[2] We believe this is too expansive a reading of FISCH v. MARLER. It is apparent the court chose its language very carefully in that case. At no time does it speak of the property of the new community. Rather, it consistently refers to the EARNINGS of the obligated spouse. Thus, it is only that which is EARNED by the obligated spouse which is subject to this antenuptial responsibility. That these earnings are also community property is irrelevant to the holding of FISCH. Child support incurred as an antenuptial obligation may be pursued against the EARNINGS of the obligated spouse in the new community. SEE RCW 26.16.200. There is no suggestion in FISCH v. MARLER that the COMMUNITY earnings per se are subject to such debt; only the earnings of the obligated spouse. Thus, FISCH v. MARLER is not authority for the proposition supported by defendants and announced in HINSON that any community earnings are liable for antenuptial noncustodial child support.

While there are ample public policy reasons for the exemption created by FISCH v. MARLER, and while we are not unmindful of the need to support children of a prior marriage, we are not persuaded the exemption should be extended to reach that community property consisting of the earnings of the noncustodial, nonobligated stepparent. The 1969 amendment to RCW 26.16.200 reinforces this view. Furthermore, the rule urged by defendants would be contrary to other compelling public policies: It would discourage marriage; it would encourage married persons to live separate and apart and thereby characterize their earnings as separate property; it would place unwarranted stress upon a second marriage which is already faced with the tensions and demands both emotional and financial of dealing with children of the first marriage.

Given this clash of public policies, the limited scope of FISCH v. MARLER, the 1969 amendment to RCW 26.16.200, and the fact that the legislature has not spoken clearly and unambiguously on the matter, we hold that the earnings of a noncustodial, nonobligated stepparent are not subject to the antenuptial obligation of child support.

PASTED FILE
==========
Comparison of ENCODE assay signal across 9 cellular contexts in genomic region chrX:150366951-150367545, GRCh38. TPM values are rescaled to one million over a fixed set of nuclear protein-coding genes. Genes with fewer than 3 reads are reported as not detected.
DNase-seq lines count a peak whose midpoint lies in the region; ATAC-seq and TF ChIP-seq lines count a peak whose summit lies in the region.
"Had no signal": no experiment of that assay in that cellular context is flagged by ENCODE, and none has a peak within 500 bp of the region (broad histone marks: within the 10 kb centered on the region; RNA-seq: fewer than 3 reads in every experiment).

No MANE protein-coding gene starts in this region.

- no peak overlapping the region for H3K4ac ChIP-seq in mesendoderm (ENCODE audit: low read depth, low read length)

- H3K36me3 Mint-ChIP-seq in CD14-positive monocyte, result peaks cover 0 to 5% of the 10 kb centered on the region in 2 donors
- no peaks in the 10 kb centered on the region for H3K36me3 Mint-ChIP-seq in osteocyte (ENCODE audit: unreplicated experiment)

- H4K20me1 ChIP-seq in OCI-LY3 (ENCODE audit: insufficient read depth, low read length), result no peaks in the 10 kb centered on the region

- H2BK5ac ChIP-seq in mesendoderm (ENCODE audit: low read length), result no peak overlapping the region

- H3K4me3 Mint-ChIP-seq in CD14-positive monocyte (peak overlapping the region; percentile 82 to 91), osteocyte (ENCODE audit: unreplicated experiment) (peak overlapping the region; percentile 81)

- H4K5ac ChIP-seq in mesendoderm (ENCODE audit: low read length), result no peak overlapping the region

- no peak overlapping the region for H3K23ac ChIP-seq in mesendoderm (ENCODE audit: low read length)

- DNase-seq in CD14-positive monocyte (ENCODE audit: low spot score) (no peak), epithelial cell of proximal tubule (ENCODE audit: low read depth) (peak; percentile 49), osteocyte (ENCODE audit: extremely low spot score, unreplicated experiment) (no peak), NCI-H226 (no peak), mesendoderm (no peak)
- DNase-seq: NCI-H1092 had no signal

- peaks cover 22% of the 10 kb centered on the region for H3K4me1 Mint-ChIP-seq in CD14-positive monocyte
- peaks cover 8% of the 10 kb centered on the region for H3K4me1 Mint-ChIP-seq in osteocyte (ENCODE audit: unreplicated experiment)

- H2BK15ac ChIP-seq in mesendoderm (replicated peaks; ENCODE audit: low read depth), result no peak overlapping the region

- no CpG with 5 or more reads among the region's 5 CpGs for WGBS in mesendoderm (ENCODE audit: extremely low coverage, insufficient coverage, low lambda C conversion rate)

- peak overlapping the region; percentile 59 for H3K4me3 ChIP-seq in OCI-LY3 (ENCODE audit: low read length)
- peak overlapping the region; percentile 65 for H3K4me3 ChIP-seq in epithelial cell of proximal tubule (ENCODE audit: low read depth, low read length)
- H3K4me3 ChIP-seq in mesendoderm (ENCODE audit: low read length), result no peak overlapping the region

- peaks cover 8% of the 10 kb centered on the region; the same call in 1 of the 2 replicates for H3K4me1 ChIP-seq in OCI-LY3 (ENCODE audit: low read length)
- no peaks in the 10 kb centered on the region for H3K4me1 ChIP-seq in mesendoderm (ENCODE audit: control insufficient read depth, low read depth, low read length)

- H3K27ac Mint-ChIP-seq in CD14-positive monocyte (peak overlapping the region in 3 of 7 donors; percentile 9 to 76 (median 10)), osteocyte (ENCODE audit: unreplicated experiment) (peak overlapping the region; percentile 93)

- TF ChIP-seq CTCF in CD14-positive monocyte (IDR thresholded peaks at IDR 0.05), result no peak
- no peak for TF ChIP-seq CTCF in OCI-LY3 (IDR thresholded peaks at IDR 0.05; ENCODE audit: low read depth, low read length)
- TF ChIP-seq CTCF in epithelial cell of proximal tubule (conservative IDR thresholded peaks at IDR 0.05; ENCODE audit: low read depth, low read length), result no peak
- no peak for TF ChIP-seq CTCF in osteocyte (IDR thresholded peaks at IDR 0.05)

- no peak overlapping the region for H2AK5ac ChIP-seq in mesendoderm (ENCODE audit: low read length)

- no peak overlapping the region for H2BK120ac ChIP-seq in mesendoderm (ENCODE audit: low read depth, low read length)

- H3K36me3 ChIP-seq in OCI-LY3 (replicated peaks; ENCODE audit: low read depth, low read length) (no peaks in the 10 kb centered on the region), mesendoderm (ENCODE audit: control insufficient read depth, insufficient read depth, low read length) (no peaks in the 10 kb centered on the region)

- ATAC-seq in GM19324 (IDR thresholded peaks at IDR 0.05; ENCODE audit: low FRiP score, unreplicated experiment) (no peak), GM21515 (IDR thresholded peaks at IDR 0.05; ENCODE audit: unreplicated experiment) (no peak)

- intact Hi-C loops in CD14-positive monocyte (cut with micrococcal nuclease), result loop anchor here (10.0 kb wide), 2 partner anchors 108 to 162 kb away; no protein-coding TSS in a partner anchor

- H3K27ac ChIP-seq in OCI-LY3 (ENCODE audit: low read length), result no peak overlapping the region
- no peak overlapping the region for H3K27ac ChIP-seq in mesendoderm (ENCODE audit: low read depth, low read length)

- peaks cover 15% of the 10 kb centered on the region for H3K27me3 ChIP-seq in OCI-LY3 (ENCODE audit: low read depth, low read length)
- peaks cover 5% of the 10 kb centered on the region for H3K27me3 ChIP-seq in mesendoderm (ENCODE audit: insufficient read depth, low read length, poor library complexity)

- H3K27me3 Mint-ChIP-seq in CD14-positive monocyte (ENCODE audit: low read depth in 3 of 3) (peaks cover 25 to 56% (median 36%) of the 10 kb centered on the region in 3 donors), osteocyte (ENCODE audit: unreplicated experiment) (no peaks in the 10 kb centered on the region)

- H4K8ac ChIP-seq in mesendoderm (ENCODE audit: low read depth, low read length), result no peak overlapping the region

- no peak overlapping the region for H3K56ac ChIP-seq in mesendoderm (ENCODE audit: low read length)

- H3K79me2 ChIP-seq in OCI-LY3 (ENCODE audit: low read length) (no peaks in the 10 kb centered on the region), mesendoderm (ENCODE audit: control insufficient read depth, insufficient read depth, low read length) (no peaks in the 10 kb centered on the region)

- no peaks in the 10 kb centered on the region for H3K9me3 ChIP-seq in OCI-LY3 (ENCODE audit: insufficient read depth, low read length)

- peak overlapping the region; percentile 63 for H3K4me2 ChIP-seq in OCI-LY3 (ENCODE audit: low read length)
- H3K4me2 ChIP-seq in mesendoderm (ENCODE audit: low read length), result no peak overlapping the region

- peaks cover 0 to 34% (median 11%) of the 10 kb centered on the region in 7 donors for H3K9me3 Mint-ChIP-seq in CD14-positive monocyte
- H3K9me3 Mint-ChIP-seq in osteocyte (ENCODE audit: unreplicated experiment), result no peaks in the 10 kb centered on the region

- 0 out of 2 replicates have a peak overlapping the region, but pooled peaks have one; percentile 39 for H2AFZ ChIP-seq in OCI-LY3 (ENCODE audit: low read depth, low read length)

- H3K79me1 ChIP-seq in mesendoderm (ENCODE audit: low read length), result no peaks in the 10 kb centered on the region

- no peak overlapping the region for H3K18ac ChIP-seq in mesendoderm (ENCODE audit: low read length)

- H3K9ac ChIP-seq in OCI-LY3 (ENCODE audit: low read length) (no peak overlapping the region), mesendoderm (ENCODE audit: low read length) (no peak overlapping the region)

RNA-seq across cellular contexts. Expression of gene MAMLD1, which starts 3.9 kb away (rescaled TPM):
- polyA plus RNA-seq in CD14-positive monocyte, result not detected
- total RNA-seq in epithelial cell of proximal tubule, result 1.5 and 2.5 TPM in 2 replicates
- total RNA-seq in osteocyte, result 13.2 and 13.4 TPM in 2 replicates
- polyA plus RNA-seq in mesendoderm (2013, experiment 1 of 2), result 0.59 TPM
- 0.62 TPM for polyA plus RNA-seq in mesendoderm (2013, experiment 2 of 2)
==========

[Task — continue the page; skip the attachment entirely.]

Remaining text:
CONCURRING JUDGES: Brachtenbach, C.J., and Rosellini, Stafford, Hicks, Dore, and Dimmick, JJ., concur.

AUTHOR OF CONCURRING OPINION: Rosellini, J. (concurring in part) -

CONCURRING OPINION: I have signed Justice Dolliver's majority opinion. Since it was not necessary in the opinion to address the question of the due process requirement, I agree with Justice Utter's holding that the plaintiff's constitutional right of due process was violated.

I would further hold that the requirement of payment of the amount accrued under the support payments ordered by the Superior Court before a hearing would be granted and that the hearing would be limited to the amount due, is unconstitutional.

AUTHOR OF DISSENTING OPINION: Utter, J. (concurring in part, dissenting in part) -

DISSENTING OPINION: The majority concludes that RCW 26.16.205 does not apply to either the separate or community property of a noncustodial stepparent. I agree for the reasons its states. The majority next concludes that an obligation to support children of a prior marriage may not be enforced against the community earnings of a remarried, noncustodial stepparent. I cannot agree and believe the majority holding is contrary to fundamental community property law. The majority reaches a conclusion contrary to the views stated in H. Cross, THE COMMUNITY PROPERTY LAW IN WASHINGTON, 49 Wash. L. Rev. 729 (1974).